12 comments:

Loraine Lamontagne said...

I disagree with the total ban of appointments by the leader. I keep on repeating myself, and I apologize for doing so, but people like Marcel Massé, who spent a lifetime maintaining political neutrality as a civil servant, including as clerk of the privy council at the time of the Clark government, would never have been able to spend the time necessary to develop the network of allies needed to win a nomination in a riding. His profession would have forbidden him from doing so.

If the party is going to decide on a total ban, fine, but let's not pretend that this would be 'more democratic'. This is a Harper trap of false pretense. Reminds me of the trick he used in 2006 platform concerning a free vote on gay marriage motion. Of course, had it gone through and the government had tabled a new legislation to redefine marriage, there could not have been a free vote on a government-sponsored legislation. Responsible government doesn't allow this.

Democracy is practised by the electorate. Whether or not a leader imposes a candidate in a riding, in the end the democratic exercise is the business of the voters.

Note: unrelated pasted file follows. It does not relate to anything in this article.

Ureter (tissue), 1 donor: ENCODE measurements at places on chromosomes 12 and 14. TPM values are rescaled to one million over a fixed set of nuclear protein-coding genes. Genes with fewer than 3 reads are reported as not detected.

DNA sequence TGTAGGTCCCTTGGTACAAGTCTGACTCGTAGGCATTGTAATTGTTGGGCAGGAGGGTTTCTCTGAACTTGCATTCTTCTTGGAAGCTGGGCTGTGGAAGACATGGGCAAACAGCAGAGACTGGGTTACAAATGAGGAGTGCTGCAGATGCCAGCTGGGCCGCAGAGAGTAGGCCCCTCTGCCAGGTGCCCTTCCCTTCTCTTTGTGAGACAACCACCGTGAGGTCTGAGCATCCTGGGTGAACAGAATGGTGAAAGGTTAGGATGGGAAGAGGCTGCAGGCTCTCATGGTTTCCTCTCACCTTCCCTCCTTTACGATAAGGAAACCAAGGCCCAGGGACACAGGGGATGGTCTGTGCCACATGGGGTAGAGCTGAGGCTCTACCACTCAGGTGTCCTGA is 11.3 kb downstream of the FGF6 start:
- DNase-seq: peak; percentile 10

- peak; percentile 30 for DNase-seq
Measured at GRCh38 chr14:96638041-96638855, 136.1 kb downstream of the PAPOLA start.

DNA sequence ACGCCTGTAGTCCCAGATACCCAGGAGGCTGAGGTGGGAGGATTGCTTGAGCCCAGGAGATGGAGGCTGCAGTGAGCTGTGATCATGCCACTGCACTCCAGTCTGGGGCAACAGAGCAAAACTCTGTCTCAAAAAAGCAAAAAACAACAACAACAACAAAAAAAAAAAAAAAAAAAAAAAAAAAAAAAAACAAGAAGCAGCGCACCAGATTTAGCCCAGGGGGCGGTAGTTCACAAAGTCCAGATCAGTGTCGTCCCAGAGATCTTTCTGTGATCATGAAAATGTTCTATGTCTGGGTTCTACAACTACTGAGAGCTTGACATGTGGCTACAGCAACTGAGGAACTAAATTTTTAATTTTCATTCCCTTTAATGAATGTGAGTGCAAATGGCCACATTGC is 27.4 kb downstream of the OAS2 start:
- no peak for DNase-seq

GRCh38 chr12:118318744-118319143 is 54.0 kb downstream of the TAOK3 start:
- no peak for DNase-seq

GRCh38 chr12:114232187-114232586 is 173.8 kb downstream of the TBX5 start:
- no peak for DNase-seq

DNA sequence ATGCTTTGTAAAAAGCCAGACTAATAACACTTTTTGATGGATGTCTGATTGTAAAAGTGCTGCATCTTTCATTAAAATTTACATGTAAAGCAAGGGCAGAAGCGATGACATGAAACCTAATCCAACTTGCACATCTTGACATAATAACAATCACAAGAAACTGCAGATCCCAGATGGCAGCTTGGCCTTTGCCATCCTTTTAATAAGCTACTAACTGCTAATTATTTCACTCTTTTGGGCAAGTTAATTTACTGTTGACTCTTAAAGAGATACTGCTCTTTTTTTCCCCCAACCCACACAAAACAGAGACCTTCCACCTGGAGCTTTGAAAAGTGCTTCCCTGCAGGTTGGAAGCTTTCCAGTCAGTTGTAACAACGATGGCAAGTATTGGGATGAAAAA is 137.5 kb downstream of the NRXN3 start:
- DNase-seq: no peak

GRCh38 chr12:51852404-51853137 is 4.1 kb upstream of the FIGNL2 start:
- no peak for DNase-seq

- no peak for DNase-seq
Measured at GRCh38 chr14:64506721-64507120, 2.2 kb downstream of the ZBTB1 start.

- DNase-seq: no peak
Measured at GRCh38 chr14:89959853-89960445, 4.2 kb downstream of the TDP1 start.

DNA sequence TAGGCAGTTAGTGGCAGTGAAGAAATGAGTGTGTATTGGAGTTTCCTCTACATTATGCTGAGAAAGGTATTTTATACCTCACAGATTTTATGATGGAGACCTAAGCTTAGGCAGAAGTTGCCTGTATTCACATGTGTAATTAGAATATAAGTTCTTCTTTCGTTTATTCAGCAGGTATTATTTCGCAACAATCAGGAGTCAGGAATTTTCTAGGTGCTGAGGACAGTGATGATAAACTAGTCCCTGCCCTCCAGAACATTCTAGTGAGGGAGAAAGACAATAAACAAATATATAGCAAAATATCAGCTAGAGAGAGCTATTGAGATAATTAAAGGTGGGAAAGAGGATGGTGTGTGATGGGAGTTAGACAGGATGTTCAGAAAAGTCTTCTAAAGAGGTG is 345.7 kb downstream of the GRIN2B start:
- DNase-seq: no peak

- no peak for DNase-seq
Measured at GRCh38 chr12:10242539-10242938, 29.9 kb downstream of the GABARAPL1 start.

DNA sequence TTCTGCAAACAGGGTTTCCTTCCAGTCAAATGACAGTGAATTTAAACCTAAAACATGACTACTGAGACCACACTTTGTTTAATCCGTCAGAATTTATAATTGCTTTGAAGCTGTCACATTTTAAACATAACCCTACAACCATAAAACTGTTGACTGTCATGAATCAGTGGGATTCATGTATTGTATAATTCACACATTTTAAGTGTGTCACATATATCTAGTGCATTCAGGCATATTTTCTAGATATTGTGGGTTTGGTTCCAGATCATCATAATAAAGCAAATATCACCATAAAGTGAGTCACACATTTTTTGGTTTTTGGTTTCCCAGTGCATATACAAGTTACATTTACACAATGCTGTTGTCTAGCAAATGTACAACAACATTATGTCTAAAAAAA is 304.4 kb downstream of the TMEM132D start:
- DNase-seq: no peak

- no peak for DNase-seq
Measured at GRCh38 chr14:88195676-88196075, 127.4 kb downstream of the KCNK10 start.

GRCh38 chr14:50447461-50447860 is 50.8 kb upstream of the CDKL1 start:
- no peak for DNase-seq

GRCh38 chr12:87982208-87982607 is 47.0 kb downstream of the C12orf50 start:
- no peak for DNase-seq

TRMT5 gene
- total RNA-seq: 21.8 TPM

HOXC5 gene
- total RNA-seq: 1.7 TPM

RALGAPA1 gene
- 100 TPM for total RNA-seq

Jesse said...

1) So let's propose a lower number

2) Doesn't this also need to be read with the "15% of or 100 members must nominate" proposal?

Jesse said...

And I think this is still a reform. We're kicking open the door to institutionalizing it, which means it could be further reduced in the future.

Steve V said...

Calling this a reform is an insult to reform. So, if you can get 100 people, you get the prize, no contest?

The future is now.

Loraine

"If the party is going to decide on a total ban, fine, but let's not pretend that this would be 'more democratic'."

I really don't understand "pretend", it simply is more democratic, no question about it, at the core this is irrefutable imho.

As for your example, let the riding decide then if some of the calibre you suggest is worthy of an uncontested nomination. I'd also add if a leader went to a riding association and strongly argued for a certain person, that would carry considerable weight.


To my mind, having one reform which curbs the Leader's veto power over policy, then formalizing his ability to dictate to ridings is a confusing, contradictory presentation.

Jeff Jedras said...

Steve,

This isn't really enshrining anything; right now the leader has the constitutional power to appoint all the candidates they want. This seeks to cap it.